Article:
Oversight of police activity
The police are one of the few Brazilian institutions that did not undergo due reform after the military government was overthrown. The main legacies of the dictatorship are a model of public security based on repression and ideology of war.
The data1 show how the current model has only contributed to the spread of violence: we have one of the deadliest police in the world. By 2016, more than 4,000 people were killed as an outcome of police intervention. In this same period, 437 public security agents were victims of homicide.
The practice of brute force and police victimisation reveal a series of fundamental and deep-seated defects in Brazil’s law enforcement system, ranging from proper training to omission of supervisory bodies, such as the Public Prosecutor, Internal Affairs, and Ombudsmen.
Most often in the major cities, the scenario is quite catastrophic in nature. The target, in general, are the invisible poor black youths, who are often killed in alleged shootouts whose existence only thus come to being from the testimonies of the police on duty. These are the so-called casualties of “autos de resistencia” or “death resulting from police intervention”.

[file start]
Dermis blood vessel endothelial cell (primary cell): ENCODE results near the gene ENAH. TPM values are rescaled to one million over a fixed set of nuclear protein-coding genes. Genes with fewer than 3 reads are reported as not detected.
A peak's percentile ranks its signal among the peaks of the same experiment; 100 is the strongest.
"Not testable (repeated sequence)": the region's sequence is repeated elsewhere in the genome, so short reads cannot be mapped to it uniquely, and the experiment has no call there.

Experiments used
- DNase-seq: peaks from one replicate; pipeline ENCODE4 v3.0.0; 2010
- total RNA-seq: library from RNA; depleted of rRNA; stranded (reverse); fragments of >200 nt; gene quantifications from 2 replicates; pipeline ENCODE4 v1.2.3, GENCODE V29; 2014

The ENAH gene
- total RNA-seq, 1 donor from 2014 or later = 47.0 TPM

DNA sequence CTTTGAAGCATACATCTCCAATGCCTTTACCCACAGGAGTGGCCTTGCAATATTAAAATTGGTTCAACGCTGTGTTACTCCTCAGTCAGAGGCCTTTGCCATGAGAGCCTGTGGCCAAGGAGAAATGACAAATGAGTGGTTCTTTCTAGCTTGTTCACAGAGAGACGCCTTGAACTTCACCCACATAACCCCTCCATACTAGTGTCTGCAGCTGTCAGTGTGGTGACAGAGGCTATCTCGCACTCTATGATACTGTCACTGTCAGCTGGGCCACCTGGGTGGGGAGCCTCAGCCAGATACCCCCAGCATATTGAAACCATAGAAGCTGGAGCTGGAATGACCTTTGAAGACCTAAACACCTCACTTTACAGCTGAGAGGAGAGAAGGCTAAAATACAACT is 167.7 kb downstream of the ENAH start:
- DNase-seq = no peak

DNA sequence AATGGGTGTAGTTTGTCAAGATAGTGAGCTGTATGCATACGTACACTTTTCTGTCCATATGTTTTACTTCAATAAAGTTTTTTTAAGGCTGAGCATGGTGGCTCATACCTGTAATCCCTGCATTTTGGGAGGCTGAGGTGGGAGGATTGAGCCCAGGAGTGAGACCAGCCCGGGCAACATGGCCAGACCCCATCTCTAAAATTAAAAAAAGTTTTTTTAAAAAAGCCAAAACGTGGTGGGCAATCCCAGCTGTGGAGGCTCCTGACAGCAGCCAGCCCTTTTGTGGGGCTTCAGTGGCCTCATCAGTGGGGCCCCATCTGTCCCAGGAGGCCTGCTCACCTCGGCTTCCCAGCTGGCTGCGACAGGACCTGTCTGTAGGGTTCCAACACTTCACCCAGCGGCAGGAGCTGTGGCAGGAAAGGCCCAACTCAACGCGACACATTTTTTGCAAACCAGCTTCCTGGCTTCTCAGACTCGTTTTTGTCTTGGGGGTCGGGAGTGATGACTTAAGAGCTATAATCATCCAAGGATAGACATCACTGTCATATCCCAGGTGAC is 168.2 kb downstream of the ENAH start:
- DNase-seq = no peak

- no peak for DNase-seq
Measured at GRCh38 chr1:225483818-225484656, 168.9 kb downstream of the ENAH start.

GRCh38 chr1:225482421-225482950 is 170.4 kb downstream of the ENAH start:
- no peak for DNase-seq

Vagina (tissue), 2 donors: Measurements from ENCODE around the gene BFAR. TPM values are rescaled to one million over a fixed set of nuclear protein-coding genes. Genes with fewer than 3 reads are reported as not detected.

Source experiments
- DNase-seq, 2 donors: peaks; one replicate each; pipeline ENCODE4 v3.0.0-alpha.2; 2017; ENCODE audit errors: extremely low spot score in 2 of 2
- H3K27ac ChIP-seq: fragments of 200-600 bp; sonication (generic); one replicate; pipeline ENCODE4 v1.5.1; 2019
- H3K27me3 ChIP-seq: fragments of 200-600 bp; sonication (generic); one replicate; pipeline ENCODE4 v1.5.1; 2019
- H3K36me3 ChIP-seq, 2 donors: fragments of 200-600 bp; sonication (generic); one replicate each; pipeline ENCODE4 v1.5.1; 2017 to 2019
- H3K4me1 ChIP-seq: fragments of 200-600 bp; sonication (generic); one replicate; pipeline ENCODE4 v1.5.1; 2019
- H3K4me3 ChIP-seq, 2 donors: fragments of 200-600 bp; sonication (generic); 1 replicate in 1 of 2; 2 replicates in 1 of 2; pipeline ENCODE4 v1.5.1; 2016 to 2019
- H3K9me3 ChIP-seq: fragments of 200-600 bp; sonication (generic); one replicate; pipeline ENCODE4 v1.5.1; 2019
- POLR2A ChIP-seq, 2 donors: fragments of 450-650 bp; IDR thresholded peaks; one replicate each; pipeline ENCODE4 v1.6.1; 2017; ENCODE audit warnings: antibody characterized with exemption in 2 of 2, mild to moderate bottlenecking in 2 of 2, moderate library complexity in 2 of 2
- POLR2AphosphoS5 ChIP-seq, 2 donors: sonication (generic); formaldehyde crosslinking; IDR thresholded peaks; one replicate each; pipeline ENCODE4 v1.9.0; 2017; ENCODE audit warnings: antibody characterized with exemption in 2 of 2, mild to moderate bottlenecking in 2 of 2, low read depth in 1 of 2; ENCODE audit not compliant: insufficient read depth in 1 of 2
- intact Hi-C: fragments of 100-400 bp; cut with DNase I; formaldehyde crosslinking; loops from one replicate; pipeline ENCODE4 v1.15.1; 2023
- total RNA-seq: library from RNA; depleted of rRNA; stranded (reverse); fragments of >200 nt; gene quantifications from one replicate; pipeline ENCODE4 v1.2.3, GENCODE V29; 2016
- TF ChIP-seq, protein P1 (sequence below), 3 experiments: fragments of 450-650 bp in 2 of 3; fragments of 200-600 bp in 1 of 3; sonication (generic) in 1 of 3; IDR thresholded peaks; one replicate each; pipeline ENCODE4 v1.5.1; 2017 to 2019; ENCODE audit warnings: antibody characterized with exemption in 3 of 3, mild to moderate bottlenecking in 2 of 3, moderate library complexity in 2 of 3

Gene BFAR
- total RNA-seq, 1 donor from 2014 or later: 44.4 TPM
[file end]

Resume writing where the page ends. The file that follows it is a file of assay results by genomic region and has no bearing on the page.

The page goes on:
Confronted by this scenario of ruthlessness and absence of control, Conectas proposes and advocates a systematic change in the structure of the public security system, especially establishment of internal and external control mechanisms. This proposed restructuring essentially involves commissioning of an external and independent Internal Affairs and Ombudsmen, and delegating more power to the Public Prosecutor’s Office, which must assume the role of overseeing the violations committed by the subject institution – the police. We also defend the reformation of the policing model, with adoption of demilitarisation, for both fully deployed and reserved police force.
For this reason, our organisation denounces abuse committed by the law enforcement agency and seeks to hold the State responsible for omission or even participation in violence perpetrated by its armed wing against its citizens. Conectas relies on international standards to conduct research and proposes institutional change encouraging good practices related to external control mechanisms.